What is it?
Anyone who's been waiting for just the right opportunity to announce his own Patridgian command of the history of the BMW 3 Series may know the gospel truth on this one, and so I stand to be corrected, commenters.
But now may very well be the first time since 1977 that BMW finds itself without a rear-driven, straight six petrol-powered version of the 3 Series with which to tempt self-confessed petrolheads and aspiring executive managers alike.
Does that seem as odd to you as it does to me? And might it put off a few keener drivers shopping at the upper end of the model range?
Previous test experience suggests the 255bhp turbocharged four-pot in the 330i is certainly no second-rate motor, and neither, for that matter, will the diesel straight-six in the 330d be.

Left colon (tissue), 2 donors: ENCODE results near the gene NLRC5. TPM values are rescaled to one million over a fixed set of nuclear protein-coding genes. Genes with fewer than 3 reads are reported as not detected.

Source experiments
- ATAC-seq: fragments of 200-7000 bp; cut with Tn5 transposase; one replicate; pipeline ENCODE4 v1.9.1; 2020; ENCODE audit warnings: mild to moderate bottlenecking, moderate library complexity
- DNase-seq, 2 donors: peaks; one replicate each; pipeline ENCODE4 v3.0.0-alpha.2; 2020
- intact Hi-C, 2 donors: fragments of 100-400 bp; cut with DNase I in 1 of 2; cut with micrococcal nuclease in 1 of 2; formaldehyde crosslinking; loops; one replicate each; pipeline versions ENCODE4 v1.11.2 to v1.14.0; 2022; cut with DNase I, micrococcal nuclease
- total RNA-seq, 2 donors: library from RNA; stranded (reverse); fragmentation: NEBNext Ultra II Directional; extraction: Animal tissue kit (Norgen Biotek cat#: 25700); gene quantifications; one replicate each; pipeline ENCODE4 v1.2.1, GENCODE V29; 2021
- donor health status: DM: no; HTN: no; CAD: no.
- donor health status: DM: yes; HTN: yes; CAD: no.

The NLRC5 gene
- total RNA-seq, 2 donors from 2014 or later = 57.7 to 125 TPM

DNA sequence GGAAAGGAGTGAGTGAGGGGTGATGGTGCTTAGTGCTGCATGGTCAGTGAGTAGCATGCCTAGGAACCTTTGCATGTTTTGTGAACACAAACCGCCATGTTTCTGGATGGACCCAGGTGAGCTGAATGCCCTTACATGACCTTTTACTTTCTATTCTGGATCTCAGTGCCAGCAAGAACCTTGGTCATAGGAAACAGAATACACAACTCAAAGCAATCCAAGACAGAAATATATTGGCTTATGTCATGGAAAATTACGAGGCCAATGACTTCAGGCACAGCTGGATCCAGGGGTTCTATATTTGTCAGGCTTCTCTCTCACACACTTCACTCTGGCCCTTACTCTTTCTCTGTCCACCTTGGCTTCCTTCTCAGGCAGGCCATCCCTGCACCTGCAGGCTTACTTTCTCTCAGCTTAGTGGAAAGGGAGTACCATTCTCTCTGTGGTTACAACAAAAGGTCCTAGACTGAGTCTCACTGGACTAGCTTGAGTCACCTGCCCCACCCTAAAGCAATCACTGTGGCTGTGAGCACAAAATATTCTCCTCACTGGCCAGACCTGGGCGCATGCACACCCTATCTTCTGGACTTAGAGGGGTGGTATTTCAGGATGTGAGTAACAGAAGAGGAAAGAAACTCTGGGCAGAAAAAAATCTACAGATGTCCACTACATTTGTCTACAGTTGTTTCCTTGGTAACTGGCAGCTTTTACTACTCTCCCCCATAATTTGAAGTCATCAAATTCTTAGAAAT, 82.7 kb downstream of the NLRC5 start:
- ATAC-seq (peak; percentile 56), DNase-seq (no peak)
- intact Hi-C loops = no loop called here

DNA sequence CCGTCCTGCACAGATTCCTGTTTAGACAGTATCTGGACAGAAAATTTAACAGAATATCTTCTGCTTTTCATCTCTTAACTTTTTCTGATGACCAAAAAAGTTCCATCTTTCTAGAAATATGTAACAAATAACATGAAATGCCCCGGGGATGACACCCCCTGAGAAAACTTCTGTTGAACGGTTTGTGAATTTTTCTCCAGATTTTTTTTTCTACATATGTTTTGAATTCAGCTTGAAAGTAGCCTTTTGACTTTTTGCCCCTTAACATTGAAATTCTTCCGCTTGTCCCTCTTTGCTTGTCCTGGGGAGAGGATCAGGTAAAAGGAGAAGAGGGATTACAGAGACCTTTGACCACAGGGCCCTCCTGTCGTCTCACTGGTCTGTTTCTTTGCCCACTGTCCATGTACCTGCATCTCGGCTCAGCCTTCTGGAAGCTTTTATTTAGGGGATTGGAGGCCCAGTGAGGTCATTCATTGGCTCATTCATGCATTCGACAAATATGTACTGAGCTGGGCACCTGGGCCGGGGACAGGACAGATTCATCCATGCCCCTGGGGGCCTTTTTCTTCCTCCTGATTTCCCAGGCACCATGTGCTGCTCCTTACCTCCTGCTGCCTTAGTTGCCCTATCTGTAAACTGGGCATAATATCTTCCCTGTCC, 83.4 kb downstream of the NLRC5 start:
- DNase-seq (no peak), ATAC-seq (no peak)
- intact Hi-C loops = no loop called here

Even so, you can’t help feeling that there’s something about the enduring driver appeal of the 3 Series that has for so long depended – at an increasingly rarified level perhaps, but nonetheless at some level – on the combination of ‘standard drive’ and an equally powerful and smooth inline six-cylinder petrol engine. And that something would seem to heap rather a lot of pressure on the M340i xDrive - soon to become, for a few years at least, the headline M Performance act in the 3 Series range - to really deliver as a driver’s car.